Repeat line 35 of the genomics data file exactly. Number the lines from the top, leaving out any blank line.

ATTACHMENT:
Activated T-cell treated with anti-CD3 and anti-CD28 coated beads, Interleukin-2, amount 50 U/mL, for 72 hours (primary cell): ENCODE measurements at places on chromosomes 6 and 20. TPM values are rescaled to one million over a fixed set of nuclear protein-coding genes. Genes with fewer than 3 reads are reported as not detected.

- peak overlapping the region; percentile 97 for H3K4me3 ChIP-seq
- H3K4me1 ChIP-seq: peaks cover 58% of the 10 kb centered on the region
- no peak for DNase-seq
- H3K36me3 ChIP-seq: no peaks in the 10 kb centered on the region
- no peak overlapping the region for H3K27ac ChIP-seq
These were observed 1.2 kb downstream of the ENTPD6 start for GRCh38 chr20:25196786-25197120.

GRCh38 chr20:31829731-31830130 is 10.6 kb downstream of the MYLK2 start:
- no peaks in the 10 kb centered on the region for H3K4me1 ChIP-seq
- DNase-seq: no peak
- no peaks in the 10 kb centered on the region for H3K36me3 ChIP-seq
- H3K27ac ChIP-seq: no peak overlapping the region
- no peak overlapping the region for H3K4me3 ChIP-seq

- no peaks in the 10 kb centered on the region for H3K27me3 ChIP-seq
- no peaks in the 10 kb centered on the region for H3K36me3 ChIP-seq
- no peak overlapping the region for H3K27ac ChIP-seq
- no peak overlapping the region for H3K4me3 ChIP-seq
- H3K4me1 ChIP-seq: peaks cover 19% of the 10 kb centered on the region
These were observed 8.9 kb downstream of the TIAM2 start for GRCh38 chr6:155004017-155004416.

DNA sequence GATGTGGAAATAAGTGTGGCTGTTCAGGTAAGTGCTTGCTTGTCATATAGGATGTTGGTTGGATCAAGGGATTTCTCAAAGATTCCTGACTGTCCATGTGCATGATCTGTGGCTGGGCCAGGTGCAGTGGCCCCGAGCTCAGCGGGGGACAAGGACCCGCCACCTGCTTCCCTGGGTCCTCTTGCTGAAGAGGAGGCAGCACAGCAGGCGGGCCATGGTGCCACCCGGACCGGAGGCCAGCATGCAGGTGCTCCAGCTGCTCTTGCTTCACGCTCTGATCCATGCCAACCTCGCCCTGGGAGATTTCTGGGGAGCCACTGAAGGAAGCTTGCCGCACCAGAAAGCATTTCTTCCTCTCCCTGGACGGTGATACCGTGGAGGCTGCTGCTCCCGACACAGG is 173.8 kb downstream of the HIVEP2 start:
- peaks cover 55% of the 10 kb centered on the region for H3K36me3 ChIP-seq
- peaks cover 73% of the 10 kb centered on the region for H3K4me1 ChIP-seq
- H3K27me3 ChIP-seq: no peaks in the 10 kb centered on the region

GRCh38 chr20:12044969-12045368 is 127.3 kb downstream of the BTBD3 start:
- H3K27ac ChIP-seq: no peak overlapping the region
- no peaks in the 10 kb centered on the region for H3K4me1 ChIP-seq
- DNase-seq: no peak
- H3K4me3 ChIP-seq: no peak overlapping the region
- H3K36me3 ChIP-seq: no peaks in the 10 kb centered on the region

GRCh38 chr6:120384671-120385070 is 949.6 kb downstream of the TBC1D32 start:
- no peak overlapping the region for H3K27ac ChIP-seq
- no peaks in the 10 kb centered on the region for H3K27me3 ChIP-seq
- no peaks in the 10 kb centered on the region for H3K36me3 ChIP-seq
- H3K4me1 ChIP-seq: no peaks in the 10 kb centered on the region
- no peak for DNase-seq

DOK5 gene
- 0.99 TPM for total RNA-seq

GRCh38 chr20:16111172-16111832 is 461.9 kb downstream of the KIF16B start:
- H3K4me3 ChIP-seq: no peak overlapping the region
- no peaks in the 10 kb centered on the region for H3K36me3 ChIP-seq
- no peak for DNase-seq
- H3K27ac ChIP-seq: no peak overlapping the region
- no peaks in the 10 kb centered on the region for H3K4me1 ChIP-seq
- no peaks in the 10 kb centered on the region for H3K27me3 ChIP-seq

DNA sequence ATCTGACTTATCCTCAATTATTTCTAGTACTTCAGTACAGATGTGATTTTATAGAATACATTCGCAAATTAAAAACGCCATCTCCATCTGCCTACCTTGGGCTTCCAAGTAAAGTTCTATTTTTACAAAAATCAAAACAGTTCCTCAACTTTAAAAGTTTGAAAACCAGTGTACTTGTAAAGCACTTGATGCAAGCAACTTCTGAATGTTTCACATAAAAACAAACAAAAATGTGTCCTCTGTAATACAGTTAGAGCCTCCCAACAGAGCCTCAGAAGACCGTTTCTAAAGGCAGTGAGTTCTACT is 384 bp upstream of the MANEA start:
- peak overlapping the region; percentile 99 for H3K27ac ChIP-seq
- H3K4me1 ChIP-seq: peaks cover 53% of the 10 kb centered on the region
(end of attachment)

- no peak for DNase-seq